A biosimilar drug is a biological formulation developed in a way similar to an already-approved biologic, also known as the reference product. Biologics offer relatively cheaper treatment alternatives for patients suffering from chronic and often disabling indications like autoimmune disease, diabetes, and cancers. While one might think that biosimilars are akin to generic drugs, there are significant differences between the two. Generics are chemically identical to the branded drugs. However, a biosimilar is not a replica of another biological product. There is a level of natural variability in all biological products, and it is not possible to make an exact copy of a product that comes from living cells. All biologic, including reference products, indicate a few variations in batch-to-batch formulations.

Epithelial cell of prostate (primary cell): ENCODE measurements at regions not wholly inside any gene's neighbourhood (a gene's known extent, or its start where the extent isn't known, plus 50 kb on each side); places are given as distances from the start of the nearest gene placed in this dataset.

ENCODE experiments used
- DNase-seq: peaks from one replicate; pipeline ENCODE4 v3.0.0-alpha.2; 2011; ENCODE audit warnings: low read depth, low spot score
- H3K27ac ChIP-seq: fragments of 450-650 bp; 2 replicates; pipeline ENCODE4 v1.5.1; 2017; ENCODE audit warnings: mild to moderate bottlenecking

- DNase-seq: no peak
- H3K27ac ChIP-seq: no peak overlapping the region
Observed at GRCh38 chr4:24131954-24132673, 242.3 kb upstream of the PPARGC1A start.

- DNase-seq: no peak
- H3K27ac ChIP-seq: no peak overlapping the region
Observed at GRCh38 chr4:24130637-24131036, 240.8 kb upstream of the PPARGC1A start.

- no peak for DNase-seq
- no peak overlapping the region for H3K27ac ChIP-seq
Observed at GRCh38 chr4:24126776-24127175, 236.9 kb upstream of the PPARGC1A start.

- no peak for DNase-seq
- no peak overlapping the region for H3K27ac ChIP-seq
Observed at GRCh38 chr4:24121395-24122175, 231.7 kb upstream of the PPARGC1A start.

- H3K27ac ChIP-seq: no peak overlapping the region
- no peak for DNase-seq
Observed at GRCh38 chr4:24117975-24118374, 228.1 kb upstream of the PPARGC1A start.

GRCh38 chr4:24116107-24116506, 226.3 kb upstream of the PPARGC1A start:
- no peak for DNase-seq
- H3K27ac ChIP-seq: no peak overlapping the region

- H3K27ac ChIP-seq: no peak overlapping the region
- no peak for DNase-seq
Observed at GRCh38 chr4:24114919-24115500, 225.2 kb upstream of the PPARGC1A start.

* How are Biosimilars Regulated?
In the US, a regulatory pathway for approval of biosimilars was made possible by the BCPI act or Biologics Price Competition & Innovation Act. This act is a provision comprised in the Patient Protection and Affordable Care Act of 2010. The Food and Drug Administration (FDA) gauges the safety as well as the efficacy of all the new, original biologics. Evaluation of biologics is the same as for new conventional medications. The purpose of developing a biosimilar is to determine that the proposed biosimilar is highly comparable to the reference product, with similar safety and efficacy.